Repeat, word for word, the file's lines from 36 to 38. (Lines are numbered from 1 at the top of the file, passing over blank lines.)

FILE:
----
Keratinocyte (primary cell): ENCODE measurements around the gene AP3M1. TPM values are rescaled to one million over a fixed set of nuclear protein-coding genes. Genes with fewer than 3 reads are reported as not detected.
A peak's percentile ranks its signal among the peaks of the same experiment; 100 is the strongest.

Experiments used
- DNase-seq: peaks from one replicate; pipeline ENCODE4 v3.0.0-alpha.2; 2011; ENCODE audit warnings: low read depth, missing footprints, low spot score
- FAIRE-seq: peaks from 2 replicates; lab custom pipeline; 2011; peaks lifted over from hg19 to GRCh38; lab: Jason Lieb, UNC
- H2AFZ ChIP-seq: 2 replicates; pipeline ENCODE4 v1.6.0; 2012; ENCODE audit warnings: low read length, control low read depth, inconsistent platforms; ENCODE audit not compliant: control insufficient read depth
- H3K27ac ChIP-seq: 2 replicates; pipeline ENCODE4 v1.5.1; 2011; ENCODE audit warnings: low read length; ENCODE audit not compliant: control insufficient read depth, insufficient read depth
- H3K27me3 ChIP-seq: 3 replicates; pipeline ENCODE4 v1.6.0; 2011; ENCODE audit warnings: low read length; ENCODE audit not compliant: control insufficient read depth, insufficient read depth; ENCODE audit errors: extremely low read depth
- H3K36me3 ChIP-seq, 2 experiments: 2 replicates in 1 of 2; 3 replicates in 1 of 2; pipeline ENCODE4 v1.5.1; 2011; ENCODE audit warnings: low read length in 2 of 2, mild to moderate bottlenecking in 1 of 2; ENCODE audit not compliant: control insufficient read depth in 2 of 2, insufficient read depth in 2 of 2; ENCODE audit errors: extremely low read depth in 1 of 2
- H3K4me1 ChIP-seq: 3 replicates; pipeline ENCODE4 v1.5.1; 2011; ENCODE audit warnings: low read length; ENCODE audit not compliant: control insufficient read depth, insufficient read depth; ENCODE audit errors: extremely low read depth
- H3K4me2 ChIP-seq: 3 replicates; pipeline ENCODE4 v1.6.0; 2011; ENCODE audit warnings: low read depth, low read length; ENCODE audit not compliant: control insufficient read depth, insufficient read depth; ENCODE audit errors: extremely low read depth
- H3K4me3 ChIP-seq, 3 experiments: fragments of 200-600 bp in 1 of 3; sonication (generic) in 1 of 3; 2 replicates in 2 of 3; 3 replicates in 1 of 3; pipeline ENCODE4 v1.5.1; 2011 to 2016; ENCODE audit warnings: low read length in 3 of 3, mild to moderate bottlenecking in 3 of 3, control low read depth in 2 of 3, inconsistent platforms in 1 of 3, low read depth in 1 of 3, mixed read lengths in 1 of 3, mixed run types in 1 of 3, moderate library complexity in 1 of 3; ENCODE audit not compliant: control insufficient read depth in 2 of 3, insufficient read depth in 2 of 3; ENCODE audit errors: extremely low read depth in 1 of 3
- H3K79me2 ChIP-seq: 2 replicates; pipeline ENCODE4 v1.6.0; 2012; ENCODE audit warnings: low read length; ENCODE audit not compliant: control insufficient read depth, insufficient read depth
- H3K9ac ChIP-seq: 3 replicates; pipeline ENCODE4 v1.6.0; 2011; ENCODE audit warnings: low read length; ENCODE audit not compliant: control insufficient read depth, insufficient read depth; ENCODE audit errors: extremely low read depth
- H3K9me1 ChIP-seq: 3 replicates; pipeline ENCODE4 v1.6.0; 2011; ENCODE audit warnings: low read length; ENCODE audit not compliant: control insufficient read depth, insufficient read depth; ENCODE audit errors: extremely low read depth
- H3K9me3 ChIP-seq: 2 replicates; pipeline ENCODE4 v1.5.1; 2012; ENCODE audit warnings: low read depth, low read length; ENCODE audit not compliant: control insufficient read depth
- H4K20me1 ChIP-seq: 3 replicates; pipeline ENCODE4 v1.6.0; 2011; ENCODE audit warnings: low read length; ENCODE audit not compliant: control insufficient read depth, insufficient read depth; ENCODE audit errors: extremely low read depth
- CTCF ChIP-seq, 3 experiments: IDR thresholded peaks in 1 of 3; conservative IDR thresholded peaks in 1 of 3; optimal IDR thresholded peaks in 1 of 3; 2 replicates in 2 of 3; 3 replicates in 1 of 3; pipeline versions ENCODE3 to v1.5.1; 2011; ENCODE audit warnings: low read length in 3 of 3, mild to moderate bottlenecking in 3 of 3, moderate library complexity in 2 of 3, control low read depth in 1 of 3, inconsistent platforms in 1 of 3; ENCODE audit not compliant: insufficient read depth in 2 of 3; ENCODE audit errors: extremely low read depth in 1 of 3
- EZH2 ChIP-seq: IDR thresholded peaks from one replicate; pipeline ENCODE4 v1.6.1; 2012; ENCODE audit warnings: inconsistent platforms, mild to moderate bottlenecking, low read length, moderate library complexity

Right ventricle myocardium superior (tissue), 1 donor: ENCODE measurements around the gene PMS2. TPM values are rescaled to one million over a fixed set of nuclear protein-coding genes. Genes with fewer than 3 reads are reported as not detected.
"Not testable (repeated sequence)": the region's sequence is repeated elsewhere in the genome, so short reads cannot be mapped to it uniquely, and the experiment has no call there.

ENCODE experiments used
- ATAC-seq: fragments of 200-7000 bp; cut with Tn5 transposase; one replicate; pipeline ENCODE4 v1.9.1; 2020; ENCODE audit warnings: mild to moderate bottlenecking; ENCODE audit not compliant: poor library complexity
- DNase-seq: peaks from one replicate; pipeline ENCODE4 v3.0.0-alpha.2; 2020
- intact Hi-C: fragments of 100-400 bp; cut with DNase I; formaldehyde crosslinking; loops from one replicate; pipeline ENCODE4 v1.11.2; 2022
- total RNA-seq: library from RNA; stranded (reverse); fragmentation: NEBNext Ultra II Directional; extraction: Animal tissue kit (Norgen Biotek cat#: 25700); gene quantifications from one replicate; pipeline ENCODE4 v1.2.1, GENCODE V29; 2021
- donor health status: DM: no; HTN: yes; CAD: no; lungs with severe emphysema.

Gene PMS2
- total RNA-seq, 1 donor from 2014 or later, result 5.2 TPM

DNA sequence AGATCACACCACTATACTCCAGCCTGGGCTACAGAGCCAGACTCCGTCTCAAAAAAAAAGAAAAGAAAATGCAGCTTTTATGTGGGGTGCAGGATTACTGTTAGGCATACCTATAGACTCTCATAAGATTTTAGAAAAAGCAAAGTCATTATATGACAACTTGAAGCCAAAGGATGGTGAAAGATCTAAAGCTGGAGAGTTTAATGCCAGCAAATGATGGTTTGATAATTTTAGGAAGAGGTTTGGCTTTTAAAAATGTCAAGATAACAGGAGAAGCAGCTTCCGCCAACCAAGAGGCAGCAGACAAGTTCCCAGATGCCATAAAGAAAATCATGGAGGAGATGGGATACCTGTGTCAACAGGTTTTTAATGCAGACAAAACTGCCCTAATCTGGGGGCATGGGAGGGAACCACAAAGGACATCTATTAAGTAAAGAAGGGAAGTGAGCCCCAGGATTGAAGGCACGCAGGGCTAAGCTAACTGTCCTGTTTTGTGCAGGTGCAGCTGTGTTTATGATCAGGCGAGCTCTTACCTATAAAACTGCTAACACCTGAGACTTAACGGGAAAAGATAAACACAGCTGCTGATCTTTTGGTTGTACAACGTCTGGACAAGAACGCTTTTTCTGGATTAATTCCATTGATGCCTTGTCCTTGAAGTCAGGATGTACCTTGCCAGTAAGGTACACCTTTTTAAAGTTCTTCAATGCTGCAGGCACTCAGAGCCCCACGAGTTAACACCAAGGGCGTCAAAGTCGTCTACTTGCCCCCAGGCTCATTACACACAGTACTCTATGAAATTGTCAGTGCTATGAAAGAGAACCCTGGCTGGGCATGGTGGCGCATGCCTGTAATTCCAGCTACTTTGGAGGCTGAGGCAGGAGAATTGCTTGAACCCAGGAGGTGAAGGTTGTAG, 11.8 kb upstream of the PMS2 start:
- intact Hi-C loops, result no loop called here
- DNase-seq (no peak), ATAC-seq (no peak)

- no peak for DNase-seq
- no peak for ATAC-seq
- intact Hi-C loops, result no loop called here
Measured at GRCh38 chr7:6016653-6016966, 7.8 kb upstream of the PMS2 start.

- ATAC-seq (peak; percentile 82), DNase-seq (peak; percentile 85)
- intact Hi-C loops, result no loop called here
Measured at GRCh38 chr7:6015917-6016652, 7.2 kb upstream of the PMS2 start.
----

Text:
Measured at GRCh38 chr7:6016653-6016966, 7.8 kb upstream of the PMS2 start.

- ATAC-seq (peak; percentile 82), DNase-seq (peak; percentile 85)
- intact Hi-C loops, result no loop called here